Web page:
We all know water is a crucial resource essential for life on earth and Colorado. But have you ever wondered where your water comes from? Are you curious if you should be concerned about the water levels due to scarcity or global warming? The issue of water in Colorado is complex and unique to the state. Here, water is considered as precious as gold.
Where your water comes from
50% of Denver’s drinking water comes from Colorado River tributaries and the rest from the South Platte River Basin. Denverwater.org reports that “Denver Water, which provides water to 1.5 million people across the metro area, relies on a system that collects rain and snow from across 4,000 square miles of mountains and foothills west of Denver.” And that’s just referring to where Denver’s metro area water comes from.
The networks that direct the water flow into treatment facilities are complex and impressive. Most of the precipitation falls just west of the Continental Divide. As a result, that’s where the network of channels, pipelines, and tunnels are located to collect the water. Which then gets conveyed down to treatment facilities and storage. The water is stored in reservoirs around the state, with the largest being Dillon Reservoir.
Who regulates Colorado’s water supply?
Have you ever wondered who regulates the water districts in Colorado? Several agencies manage this complex process beginning with the Department of Natural Resources (DNR). According to colorado.gov, the DNR are “more involved with water quantity management, while the agencies associated with the Department of Public Health and Environment (CDPHE) are more involved with water quality management.”
Colorado Water Conservation Board
The Colorado Water Conservation Board is “responsible for state water policy and planning” and is operated by a 15-member team. Planning involves protection of the water supply, flow, natural water reserves, the finances of water planning, drought, and flood control, among other things.
Snowmelt and snowpack
Wikipedia defines snowpack as “layers of snow that accumulate in geographic regions and high elevations where the climate includes cold weather for extended periods during the year.” Eventually, snowpack becomes snowmelt, an essential and life-giving resource for millions of people.
As reported by The Colorado Sun, “Colorado’s snowpack acts like a drip irrigation system,” and “as spring brings warming temperatures, snow slowly and steadily melts, first saturating the dry ground, then flowing through rivers and streams to both human and ecological uses.”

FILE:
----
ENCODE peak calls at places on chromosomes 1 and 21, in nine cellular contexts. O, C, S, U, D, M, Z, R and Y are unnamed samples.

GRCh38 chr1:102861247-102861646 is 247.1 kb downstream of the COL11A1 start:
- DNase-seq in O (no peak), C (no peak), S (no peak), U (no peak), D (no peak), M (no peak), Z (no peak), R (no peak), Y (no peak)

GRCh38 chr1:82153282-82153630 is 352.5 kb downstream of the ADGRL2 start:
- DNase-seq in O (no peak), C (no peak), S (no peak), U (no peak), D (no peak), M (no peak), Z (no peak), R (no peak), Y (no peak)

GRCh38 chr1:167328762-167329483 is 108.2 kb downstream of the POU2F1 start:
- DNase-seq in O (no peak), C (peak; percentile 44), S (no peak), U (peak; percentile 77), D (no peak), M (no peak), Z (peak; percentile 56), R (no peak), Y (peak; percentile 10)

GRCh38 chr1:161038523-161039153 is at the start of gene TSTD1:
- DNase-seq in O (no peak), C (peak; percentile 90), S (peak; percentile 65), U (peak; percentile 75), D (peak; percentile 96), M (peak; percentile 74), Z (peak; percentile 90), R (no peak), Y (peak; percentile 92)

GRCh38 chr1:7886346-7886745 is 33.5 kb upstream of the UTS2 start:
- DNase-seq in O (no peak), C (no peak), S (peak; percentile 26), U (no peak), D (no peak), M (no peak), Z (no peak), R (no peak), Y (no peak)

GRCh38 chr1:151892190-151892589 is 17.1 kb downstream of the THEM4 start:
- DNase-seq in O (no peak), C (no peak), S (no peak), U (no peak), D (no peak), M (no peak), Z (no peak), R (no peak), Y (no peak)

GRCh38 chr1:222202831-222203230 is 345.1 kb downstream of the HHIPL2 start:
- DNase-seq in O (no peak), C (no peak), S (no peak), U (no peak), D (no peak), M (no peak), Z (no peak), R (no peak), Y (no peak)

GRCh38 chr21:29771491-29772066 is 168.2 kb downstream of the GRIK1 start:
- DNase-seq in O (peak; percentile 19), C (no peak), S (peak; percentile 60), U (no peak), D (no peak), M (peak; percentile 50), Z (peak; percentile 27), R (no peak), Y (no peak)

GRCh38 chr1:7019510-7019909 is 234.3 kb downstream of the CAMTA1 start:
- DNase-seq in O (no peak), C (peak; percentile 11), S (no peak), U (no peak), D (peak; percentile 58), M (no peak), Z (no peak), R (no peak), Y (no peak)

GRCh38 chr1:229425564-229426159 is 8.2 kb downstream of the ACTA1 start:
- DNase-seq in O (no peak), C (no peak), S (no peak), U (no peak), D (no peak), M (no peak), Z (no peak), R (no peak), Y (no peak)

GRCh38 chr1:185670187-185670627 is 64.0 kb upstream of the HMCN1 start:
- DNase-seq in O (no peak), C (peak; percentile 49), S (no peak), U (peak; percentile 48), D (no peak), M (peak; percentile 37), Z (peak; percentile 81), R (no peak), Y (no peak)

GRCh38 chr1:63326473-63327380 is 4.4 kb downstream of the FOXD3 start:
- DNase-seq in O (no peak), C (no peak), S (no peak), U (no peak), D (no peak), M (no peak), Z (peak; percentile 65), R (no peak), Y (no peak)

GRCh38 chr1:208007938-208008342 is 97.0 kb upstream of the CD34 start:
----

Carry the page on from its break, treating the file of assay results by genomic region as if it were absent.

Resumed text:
Snowmelt is so crucial to the state because it’s the primary source of water and streamflow in western North America. Believe it or not, 1 billion people globally can benefit. They go on to explain that “In the West, snowy mountains act like water towers.”
Water is reserved “up high until it melts, making it available to lower elevations that need it during the summer.” Because of climate change, snow is melting earlier and earlier. This means there are increasingly lower amounts of runoff, melt, and therefore water during the dry season.
In fact, colorado.edu reveals that “This is a big concern for water resource management and drought prediction in the West, which depends heavily on late winter snowpack levels in March and April. This shift in water delivery timing could also affect wildfire seasons and agricultural irrigation needs”. As the snow melts too early in the winter months, the soil remains wet, and flash floods become more likely. Particularly because the ground cannot soak up the water during spring rains.
What are water rights, and who owns them?
‘Who owns water rights in Colorado?’ you may ask. Water is a public resource in Colorado, and water rights mean the owner is legally authorized to use a portion of a particular water supply or source. Colorado State University’s Colorado Water Knowledge page states that water rights owners even have permission to “build facilities on the lands of others to divert, extract, or move water from a stream or aquifer to its place of use.”